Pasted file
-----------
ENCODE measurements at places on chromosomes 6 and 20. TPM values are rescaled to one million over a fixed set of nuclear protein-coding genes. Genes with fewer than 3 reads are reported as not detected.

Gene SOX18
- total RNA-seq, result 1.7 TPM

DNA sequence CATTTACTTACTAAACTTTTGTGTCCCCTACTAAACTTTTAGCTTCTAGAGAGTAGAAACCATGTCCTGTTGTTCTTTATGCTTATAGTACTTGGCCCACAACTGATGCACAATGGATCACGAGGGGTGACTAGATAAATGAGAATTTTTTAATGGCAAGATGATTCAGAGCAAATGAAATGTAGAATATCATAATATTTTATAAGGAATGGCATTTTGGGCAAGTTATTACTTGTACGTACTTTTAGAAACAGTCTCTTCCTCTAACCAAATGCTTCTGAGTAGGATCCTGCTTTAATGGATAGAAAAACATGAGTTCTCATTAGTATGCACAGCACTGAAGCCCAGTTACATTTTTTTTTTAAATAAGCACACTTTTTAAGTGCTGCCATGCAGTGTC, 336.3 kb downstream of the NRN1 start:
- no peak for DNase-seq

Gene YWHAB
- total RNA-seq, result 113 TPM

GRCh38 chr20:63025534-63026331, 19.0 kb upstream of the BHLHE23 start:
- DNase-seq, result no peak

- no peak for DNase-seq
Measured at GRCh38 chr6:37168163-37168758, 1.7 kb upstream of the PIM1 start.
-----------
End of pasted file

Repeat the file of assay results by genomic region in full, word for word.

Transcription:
ENCODE measurements at places on chromosomes 6 and 20. TPM values are rescaled to one million over a fixed set of nuclear protein-coding genes. Genes with fewer than 3 reads are reported as not detected.

Gene SOX18
- total RNA-seq, result 1.7 TPM

DNA sequence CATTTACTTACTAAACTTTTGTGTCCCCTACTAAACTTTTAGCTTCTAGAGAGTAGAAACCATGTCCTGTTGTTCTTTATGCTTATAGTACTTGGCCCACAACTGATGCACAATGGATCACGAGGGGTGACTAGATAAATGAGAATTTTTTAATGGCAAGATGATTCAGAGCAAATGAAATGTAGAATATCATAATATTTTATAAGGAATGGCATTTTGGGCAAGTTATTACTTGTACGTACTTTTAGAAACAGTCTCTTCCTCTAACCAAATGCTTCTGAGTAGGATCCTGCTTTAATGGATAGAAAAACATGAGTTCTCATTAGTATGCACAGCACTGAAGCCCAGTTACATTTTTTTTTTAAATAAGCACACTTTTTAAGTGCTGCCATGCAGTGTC, 336.3 kb downstream of the NRN1 start:
- no peak for DNase-seq

Gene YWHAB
- total RNA-seq, result 113 TPM

GRCh38 chr20:63025534-63026331, 19.0 kb upstream of the BHLHE23 start:
- DNase-seq, result no peak

- no peak for DNase-seq
Measured at GRCh38 chr6:37168163-37168758, 1.7 kb upstream of the PIM1 start.